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  • Zimbabwe's Elections 2013 - Index of Articles

  • Where has the opposition gone
    Tawanda Majoni
    October 31, 2013

    One thing that Zimbabwean opposition politicians and their organisations generally seem not to understand is that politics is like evangelism: you have to keep on preaching the word, converting the sinners, fortifying the converted and fighting for the betterment of humanity through every season.

    You have to spend 40 days in the wilderness, get hurt by the thistles in the desert and travel on a dry throat until you reach the Land of Canaan.

    During elections, particularly this year’s, I heard so many politicians quote verses from the Bible, yet they demonstrably have no inkling of the contents of the Holy Book from which they should have drawn many essential lessons.

    They talked so much about Jesus Christ fighting the devil and the Canaan-bound Moses stumbling, but enduring. They talked about leading the flocks to the Promised Land. Talk about the devil quoting the Bible.

    I am saying this in the context of the near total withdrawal of opposition politicians from the scene after the July 31 elections where they suffered a heavy defeat at the hands of Zanu-PF by whatever means.

    During the campaign season, Welshman Ncube, leader of the smaller MDC, was everywhere, even sleeping in bug infested huts in rural areas, eating modest suppers with villagers and literally travelling on the back of an ass. He spent weeks away from home and endured the vagaries of the campaign trail.

    I found his actions humbling and used to tell all who cared to listen that it was gratifying to see a law professor doing what he was doing. I was convinced then that he was a noble politician, genuinely fighting to better the lot of the downtrodden.

    Of course, he didn’t score well during the much disputed election, hardly managing a single seat for his party. While his heavy loss is a sad narrative, what makes me even sadder is the fact that he has apparently allowed his energies to sag and sink with his loss.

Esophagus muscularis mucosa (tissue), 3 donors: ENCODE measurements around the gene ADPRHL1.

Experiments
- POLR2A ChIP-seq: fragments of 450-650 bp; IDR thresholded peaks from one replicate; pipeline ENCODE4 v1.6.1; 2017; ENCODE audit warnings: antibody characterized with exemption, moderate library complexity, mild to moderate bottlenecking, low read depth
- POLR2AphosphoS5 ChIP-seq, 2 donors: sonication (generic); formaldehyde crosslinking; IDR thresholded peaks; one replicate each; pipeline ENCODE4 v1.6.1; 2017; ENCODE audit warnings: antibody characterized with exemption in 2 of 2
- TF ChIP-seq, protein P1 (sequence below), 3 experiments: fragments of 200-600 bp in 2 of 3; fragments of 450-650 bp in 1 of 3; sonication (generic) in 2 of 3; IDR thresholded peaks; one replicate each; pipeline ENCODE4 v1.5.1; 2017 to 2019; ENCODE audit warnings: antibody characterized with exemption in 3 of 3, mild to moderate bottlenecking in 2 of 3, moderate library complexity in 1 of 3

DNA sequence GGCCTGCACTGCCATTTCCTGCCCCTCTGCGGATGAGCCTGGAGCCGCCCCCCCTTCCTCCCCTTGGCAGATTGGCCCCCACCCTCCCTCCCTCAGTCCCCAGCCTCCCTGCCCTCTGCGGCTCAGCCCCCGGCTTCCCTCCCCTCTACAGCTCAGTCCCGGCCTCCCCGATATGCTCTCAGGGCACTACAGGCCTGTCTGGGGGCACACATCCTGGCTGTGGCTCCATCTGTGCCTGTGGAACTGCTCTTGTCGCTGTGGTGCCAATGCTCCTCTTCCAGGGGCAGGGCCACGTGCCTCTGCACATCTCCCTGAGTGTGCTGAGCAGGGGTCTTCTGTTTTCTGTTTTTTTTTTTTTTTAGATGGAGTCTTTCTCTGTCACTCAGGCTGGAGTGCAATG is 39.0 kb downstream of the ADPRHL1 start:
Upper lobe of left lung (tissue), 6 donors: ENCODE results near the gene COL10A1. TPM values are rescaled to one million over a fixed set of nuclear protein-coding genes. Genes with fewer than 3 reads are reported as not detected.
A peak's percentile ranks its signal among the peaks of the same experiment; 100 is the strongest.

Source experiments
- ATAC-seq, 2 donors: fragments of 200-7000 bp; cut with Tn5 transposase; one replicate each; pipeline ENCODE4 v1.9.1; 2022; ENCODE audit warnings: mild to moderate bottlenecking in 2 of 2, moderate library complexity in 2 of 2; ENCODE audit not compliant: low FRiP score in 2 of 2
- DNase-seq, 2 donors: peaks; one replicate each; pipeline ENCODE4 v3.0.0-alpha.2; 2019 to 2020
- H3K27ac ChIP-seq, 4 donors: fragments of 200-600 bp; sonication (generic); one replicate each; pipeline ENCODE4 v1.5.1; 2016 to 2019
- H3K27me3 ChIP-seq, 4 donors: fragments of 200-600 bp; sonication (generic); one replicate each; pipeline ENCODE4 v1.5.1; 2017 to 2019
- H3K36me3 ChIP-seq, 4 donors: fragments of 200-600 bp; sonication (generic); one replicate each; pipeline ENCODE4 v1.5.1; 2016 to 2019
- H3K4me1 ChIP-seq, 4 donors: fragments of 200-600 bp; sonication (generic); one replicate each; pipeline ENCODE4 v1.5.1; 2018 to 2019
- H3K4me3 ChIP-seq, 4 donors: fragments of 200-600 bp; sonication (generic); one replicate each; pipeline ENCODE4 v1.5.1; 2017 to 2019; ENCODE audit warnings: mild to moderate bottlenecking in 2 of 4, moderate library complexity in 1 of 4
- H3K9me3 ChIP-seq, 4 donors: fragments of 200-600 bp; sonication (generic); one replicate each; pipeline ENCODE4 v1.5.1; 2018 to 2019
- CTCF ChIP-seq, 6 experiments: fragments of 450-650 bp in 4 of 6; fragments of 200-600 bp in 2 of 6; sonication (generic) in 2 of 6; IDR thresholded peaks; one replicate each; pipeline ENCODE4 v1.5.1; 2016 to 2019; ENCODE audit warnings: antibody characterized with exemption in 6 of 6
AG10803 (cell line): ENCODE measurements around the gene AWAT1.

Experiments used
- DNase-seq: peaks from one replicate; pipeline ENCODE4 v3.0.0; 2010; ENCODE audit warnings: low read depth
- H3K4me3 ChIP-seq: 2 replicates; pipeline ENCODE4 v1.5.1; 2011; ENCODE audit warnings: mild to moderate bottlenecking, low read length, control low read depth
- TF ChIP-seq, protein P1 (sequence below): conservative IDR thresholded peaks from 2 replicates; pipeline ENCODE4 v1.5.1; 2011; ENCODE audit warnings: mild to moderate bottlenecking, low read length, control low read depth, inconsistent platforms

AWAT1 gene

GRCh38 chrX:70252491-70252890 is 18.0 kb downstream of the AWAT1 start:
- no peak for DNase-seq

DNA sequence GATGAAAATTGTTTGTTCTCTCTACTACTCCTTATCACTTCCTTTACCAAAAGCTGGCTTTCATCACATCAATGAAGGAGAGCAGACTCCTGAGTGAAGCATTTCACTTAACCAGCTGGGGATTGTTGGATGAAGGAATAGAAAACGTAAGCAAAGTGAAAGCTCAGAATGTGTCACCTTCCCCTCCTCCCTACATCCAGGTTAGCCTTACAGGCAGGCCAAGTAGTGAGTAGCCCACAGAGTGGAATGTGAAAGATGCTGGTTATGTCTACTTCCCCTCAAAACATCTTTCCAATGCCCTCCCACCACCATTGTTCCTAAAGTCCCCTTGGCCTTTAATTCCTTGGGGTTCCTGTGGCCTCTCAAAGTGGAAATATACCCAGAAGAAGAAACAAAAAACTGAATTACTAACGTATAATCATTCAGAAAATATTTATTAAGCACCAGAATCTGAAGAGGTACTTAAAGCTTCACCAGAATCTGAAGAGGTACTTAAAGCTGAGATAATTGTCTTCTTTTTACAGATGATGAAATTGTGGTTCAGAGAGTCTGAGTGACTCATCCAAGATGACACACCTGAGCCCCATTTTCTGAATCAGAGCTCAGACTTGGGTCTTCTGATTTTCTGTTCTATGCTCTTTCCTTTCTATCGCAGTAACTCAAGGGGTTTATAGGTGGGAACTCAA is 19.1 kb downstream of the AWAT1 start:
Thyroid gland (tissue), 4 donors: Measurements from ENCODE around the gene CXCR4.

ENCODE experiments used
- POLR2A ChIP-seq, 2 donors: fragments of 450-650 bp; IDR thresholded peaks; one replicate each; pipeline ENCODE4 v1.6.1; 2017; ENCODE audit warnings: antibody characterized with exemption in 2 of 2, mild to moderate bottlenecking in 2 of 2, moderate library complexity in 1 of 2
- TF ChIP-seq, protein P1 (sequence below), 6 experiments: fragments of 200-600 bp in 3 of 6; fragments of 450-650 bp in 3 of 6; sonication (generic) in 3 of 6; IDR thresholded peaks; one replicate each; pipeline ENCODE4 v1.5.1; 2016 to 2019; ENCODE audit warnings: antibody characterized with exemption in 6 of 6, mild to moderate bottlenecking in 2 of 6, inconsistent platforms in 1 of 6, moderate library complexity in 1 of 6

Now, it is as though he never existed. It looks as though he has skipped the border and is convalescing somewhere, in a remote part of the world.

    The list is long, of course. Where is Nelson Chamisa? Where is Tendai Biti? Chamisa was particularly active in the run-up to this year’s elections.

    Together with Morgan Tsvangirai, his boss, he covered almost the whole breadth of the country preaching the word of democracy, better human rights and a politically habitable Zimbabwe. Not even the fact that he managed to retain his seat in Parliament has made him visible in the aftermath.

    But then, Tsvangirai himself is also a culprit. Save for a few half-hearted visits to the provinces about two months ago, he is virtually nowhere to be seen. He is not being heard either, as though Zan-PF’s controversial win has killed his voice.

    The same applies to Dumiso Dabengwa and Simba Makoni. They have withdrawn into their cocoons like cowering snails.

    Zimbabweans are not hearing the much anticipated talk about where we are headed we are seeing hardly any movement. And that at the time we most need it. Are these politicians busy licking their wounds?

    We don’t need whimpering politicians! We need people who will spend 40 days in the wilderness, endure hardships and yet not take their eyes off the track to Canaan.

    We don’t want politicians whose energies dry up just like that, because the road to Canaan is an arduous one. It is full of pits and the road is infested with venom-spitting snakes.

    In other words, politics, particularly in this part of the world, is no bed of roses. If these politicians thought they would use the electorate to mobilise power and line their pockets, they should have a rethink. But they should not abandon the path.

    They need to keep their hands firmly on the plough handles.

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